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Palace blinks on retake of nursing exam, awaits CA ruling

Palace blinks on retake of nursing exam, awaits CA ruling
By Paolo Romero
The Philippine Star 09/30/2006

Malacañang is temporarily putting on hold the implementation of President Arroyo’s order for a retake of the June nursing licensure examinations pending the decision of the Court of Appeals (CA) on the tests, Executive Secretary Eduardo Ermita said yesterday.

However, Ermita also said Mrs. Arroyo’s directive stands, as the government needs to protect the integrity of the country’s nursing profession in the eyes of the international community and the local medical care industry.

"By the rule of law we have to consider that there is such a case in court," Ermita told reporters following an emergency Cabinet meeting at Malacañang yesterday on typhoon "Milenyo." "But there is already a decision in principle by the President."

"Definitely we cannot take action on the extent of the retake, on who should retake (the exam), we don’t know how the CA will bear on the decision of the President," he said.

He also said the Palace wants the retake of the exams to be conducted before the regular tests in December. He said the government will release the initial P52 million needed to subsidize the examination retake.

Professional Regulation Commission Chairwoman Leonor Rosero earlier said the PRC cannot immediately act on Mrs. Arroyo’s directive because the government must await the CA decision on the petition filed a month ago by faculty members of the University of Sto. Tomas (UST) college of nursing, the League of Concerned Nurses and the Binuklod na Samahan ng mga Student Nurses.

The petitioners sought a retake of the examination after the PRC took a "no retake" stance.

Ermita and Press Secretary Ignacio Bunye said the Department of Labor and Employment (DOLE) and PRC are now finalizing the details of the retake while awaiting the CA decision.

"We appeal for the cooperation of all concerned, as this is a matter of national interest," Bunye said in a statement. "There could be no better way, at least for the meantime, for us to ensure the integrity and reputation of our health professionals in the eyes of the people and the world."

Bunye made the statement as he gave assurances that the "architects of this scam who have messed up the honor of nursing profession will be brought to justice."

"Upholding the integrity not just of the nursing licensure examinations but those of other professions is the primordial reason for the President’s decision to order a retake," he said.

Ermita also offered consolation to the examinees: They will no longer have to pay examination fees, as the government will subsidize their retaking the nursing exam.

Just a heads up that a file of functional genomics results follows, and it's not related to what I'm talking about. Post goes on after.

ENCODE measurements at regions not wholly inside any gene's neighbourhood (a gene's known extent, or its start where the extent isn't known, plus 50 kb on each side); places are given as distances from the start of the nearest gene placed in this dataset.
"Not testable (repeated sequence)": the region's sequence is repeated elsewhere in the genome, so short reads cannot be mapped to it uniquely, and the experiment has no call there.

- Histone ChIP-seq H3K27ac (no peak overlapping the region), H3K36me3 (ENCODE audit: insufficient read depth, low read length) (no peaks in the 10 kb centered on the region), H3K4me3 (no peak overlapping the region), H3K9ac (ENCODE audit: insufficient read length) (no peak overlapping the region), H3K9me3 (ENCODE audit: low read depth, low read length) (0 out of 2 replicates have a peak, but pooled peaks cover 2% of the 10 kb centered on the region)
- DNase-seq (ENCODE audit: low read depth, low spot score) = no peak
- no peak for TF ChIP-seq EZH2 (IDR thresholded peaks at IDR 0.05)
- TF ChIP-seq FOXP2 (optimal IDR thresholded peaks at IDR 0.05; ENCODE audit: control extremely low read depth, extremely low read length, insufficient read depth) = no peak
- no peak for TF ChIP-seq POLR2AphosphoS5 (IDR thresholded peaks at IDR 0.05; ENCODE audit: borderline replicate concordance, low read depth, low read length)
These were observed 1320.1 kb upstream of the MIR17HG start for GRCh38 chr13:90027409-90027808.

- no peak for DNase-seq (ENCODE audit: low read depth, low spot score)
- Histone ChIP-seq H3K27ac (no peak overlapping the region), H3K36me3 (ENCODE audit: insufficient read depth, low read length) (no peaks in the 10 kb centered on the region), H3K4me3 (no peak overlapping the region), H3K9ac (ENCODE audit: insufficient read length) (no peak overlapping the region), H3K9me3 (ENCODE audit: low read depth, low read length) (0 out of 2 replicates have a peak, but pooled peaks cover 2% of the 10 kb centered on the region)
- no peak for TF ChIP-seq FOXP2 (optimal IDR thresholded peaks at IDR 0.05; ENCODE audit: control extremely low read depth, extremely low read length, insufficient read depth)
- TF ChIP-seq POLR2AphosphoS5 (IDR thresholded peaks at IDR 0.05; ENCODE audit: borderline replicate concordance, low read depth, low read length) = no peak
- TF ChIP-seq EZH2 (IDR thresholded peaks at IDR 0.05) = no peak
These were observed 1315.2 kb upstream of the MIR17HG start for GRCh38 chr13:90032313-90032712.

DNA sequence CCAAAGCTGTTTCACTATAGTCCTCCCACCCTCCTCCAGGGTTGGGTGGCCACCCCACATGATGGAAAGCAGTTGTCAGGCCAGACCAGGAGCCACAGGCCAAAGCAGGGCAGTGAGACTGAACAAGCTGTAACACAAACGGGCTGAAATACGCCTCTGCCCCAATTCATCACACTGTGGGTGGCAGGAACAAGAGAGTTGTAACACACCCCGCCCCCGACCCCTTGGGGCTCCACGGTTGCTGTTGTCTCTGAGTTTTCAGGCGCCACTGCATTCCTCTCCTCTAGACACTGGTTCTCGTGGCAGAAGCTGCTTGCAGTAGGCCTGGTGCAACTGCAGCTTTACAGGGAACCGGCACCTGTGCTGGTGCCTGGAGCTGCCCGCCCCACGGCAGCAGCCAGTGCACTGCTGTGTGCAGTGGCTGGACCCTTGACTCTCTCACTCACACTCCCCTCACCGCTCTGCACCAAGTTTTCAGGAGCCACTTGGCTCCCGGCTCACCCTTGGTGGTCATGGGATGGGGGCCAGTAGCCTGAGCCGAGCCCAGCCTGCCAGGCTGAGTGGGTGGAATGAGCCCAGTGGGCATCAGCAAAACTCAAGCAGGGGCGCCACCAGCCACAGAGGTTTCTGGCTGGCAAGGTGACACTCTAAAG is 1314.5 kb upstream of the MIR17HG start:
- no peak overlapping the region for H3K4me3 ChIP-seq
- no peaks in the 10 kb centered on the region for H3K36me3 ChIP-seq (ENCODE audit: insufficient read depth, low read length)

He said the government would fork out P52 million to cover the cost of retaking the licensure examination.

"We appeal for the cooperation of all concerned, as this is a matter of national interest," Bunye said.

Ermita also expressed hope that the CA will make a speedy resolution of the case so the government can start working on the guidelines for the retake with deference to the court decision.
Not contemptuous
Justice Secretary Raul Gonzalez said the President’s order for a retake of the nursing licensure examinations marred by a leakage scandal is not contemptuous, despite the matter pending before the CA.

In a telephone interview, Gonzalez said Mrs. Arroyo’s decision was made following a majority position taken by members of the Cabinet during their meeting the other day.

"Well, I don’t think that is contemptuous. The matter of pendency of the issue with the Court of Appeals is being taken into consideration by Malacañang," he said.

Gonzalez said the retake of the nursing examination does not cover all the subjects and will be confined to only the two subjects allegedly marred by leakage.

"The CA is right now actually preventing the oath-taking," he said. "If that temporary restraining order (TRO) stands, then, it has enough basis. If the CA will eventually rule that there will be a retake, then (the President’s retake order) will be in accordance with the CA’s ruling."

On Sept. 12, the PRC and the Board of Nursing (BON) asked the CA to lift the TRO it issued last month, which stopped the oath-taking of over 15,000 new nurses.

In a 48-page comment with prayer for the lifting of the TRO filed through Assistant Solicitor-General Amy Lazaro-Javier, the PRC and the BON said the UST College of Nursing Faculty Association led by its president Rene Luis Tadle, the League of Concerned Nurses headed by its president Earl Francis Sumile and the Binuklod na Samahan ng mga Student Nurse led by Michael Angelo Brant have no legal standing to file their case.

The PRC and BON said Tadle, Sumile and Brant’s groups have not proven the actual injury they would suffer from the PRC’s decision not to order a retake of the nursing licensure examination.

The PRC and BON also noted that two of the petitioners are not even registered nurses or examinees in the recent nursing examination.

"Even if they were, they have utterly failed to prove that their right to life, liberty and property is impaired or in danger of being impaired, their reputation in the nursing or academic community prejudiced, or their financial or economic status diminished," the PRC and BON said in their petition. — With Aurea Calica, Jose Rodel Clapano, Delon Porcalla

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